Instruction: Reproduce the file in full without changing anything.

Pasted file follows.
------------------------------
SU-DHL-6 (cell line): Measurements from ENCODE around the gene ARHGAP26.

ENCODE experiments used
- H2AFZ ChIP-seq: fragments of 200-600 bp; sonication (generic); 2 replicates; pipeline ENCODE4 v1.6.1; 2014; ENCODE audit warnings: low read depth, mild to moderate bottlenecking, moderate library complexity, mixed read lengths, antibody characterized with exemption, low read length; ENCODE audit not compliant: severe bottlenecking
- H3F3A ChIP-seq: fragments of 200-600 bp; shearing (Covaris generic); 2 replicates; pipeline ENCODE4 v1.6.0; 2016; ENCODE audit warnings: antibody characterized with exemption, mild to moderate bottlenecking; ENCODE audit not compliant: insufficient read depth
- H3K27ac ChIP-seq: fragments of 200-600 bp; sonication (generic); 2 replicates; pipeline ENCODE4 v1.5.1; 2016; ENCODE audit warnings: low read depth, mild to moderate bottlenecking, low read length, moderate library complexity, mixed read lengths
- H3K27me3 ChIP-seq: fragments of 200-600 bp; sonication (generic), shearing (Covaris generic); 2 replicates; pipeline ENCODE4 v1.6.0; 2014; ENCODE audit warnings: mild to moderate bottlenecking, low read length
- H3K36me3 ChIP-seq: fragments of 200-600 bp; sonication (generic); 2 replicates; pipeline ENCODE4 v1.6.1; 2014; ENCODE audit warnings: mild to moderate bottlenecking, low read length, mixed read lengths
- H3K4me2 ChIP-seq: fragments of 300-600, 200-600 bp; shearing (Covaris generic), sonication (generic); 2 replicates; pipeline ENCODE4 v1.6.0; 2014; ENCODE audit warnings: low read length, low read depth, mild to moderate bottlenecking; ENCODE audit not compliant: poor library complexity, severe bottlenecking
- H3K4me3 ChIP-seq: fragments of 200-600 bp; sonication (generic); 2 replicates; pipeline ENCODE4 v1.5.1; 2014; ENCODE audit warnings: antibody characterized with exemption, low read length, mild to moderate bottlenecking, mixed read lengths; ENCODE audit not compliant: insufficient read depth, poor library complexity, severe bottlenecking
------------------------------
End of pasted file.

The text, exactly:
SU-DHL-6 (cell line): Measurements from ENCODE around the gene ARHGAP26.

ENCODE experiments used
- H2AFZ ChIP-seq: fragments of 200-600 bp; sonication (generic); 2 replicates; pipeline ENCODE4 v1.6.1; 2014; ENCODE audit warnings: low read depth, mild to moderate bottlenecking, moderate library complexity, mixed read lengths, antibody characterized with exemption, low read length; ENCODE audit not compliant: severe bottlenecking
- H3F3A ChIP-seq: fragments of 200-600 bp; shearing (Covaris generic); 2 replicates; pipeline ENCODE4 v1.6.0; 2016; ENCODE audit warnings: antibody characterized with exemption, mild to moderate bottlenecking; ENCODE audit not compliant: insufficient read depth
- H3K27ac ChIP-seq: fragments of 200-600 bp; sonication (generic); 2 replicates; pipeline ENCODE4 v1.5.1; 2016; ENCODE audit warnings: low read depth, mild to moderate bottlenecking, low read length, moderate library complexity, mixed read lengths
- H3K27me3 ChIP-seq: fragments of 200-600 bp; sonication (generic), shearing (Covaris generic); 2 replicates; pipeline ENCODE4 v1.6.0; 2014; ENCODE audit warnings: mild to moderate bottlenecking, low read length
- H3K36me3 ChIP-seq: fragments of 200-600 bp; sonication (generic); 2 replicates; pipeline ENCODE4 v1.6.1; 2014; ENCODE audit warnings: mild to moderate bottlenecking, low read length, mixed read lengths
- H3K4me2 ChIP-seq: fragments of 300-600, 200-600 bp; shearing (Covaris generic), sonication (generic); 2 replicates; pipeline ENCODE4 v1.6.0; 2014; ENCODE audit warnings: low read length, low read depth, mild to moderate bottlenecking; ENCODE audit not compliant: poor library complexity, severe bottlenecking
- H3K4me3 ChIP-seq: fragments of 200-600 bp; sonication (generic); 2 replicates; pipeline ENCODE4 v1.5.1; 2014; ENCODE audit warnings: antibody characterized with exemption, low read length, mild to moderate bottlenecking, mixed read lengths; ENCODE audit not compliant: insufficient read depth, poor library complexity, severe bottlenecking